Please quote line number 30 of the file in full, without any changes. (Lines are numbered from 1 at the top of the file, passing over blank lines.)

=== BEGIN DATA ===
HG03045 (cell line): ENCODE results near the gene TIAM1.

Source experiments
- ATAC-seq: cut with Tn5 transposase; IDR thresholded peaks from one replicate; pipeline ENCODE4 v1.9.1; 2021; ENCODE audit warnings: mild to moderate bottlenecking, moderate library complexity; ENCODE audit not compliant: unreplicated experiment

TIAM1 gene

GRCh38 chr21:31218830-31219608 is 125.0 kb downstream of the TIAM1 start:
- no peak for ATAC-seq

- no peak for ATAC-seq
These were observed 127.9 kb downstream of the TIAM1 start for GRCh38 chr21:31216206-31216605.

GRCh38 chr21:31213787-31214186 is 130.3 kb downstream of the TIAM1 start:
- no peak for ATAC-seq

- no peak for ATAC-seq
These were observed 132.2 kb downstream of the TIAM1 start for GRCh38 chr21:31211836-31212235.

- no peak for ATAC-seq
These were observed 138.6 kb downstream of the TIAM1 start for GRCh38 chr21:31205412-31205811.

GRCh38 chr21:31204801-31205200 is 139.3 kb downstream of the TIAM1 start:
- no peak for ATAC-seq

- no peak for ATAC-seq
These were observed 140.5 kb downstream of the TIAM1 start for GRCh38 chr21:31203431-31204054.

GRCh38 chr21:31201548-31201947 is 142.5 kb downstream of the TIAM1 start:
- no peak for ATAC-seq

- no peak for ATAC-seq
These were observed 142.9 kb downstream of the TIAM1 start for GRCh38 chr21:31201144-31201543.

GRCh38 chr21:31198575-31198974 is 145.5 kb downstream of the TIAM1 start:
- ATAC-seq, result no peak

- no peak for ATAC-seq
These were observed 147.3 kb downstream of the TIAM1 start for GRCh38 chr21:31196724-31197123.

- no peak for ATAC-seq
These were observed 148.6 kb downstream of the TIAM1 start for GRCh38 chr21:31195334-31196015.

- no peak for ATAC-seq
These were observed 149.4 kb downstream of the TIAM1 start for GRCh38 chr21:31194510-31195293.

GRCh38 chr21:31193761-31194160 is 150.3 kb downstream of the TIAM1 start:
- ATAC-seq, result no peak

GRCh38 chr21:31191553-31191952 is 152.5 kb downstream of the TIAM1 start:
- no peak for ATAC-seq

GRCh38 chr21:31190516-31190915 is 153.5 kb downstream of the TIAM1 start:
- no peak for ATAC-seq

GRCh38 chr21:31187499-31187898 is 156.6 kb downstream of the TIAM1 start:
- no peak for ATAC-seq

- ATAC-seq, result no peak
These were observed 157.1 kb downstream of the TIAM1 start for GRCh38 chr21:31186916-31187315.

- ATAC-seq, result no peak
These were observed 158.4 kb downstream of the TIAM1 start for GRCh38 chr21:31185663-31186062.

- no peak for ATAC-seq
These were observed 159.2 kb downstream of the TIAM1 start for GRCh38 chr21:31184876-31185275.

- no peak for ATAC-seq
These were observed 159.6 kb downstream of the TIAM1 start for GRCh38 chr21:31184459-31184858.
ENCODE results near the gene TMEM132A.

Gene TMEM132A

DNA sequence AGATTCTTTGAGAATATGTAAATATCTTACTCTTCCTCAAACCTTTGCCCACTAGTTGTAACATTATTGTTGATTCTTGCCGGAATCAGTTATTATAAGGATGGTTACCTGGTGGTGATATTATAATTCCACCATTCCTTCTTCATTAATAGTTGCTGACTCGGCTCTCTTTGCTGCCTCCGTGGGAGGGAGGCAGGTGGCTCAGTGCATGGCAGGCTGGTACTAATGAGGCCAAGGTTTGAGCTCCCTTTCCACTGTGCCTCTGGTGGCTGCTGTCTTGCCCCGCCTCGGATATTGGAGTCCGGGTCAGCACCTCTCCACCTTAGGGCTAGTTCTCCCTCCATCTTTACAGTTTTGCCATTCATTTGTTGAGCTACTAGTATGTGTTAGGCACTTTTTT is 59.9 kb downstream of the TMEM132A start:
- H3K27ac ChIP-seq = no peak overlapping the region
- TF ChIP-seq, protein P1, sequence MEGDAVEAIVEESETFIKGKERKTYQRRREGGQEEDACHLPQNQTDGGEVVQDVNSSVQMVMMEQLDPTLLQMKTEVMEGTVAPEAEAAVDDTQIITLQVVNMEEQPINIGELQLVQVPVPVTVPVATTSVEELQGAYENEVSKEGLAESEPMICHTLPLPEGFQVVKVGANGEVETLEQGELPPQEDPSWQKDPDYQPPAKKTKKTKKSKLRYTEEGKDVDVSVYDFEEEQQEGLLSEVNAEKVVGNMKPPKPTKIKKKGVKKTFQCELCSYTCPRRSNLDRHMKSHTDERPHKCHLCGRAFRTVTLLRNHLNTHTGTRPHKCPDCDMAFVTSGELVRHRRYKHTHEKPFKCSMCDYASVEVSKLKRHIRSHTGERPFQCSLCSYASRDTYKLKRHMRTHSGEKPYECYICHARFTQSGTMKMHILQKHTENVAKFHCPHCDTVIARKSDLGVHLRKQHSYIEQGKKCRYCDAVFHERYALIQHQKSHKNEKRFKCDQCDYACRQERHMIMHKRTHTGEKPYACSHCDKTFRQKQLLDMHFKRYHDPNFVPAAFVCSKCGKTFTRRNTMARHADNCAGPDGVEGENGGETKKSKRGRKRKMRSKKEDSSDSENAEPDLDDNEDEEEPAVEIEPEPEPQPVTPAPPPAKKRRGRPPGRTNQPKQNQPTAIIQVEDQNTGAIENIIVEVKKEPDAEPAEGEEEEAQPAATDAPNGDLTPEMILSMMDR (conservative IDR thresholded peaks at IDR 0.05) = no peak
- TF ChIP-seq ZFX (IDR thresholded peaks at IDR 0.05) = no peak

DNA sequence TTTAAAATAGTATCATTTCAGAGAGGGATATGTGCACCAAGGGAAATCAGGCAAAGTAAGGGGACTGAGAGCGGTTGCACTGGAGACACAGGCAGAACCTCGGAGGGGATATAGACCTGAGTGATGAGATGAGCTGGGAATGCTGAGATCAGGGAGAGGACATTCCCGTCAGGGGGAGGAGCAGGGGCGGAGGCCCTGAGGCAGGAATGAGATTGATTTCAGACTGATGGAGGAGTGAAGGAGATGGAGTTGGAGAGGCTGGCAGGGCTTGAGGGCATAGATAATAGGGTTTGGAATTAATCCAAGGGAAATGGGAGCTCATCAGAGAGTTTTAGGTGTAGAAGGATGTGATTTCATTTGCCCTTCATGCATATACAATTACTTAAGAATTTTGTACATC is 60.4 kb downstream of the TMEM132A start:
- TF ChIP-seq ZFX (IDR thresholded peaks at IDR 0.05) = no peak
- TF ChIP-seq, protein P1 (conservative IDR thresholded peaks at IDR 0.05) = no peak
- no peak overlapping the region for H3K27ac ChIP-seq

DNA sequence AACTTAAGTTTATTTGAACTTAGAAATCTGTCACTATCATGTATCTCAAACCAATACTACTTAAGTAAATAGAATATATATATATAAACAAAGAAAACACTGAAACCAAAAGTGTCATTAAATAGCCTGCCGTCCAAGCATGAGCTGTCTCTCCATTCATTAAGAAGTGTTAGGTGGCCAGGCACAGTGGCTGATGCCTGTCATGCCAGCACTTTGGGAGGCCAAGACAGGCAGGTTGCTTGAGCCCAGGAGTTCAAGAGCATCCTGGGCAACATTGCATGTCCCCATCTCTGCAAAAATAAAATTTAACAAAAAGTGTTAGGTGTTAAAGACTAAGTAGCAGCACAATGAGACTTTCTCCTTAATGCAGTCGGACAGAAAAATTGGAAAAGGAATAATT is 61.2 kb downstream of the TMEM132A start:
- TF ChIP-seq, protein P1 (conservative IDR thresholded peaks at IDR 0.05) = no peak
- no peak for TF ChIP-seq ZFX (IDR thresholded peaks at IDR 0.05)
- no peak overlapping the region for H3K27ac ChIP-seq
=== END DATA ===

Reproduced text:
These were observed 149.4 kb downstream of the TIAM1 start for GRCh38 chr21:31194510-31195293.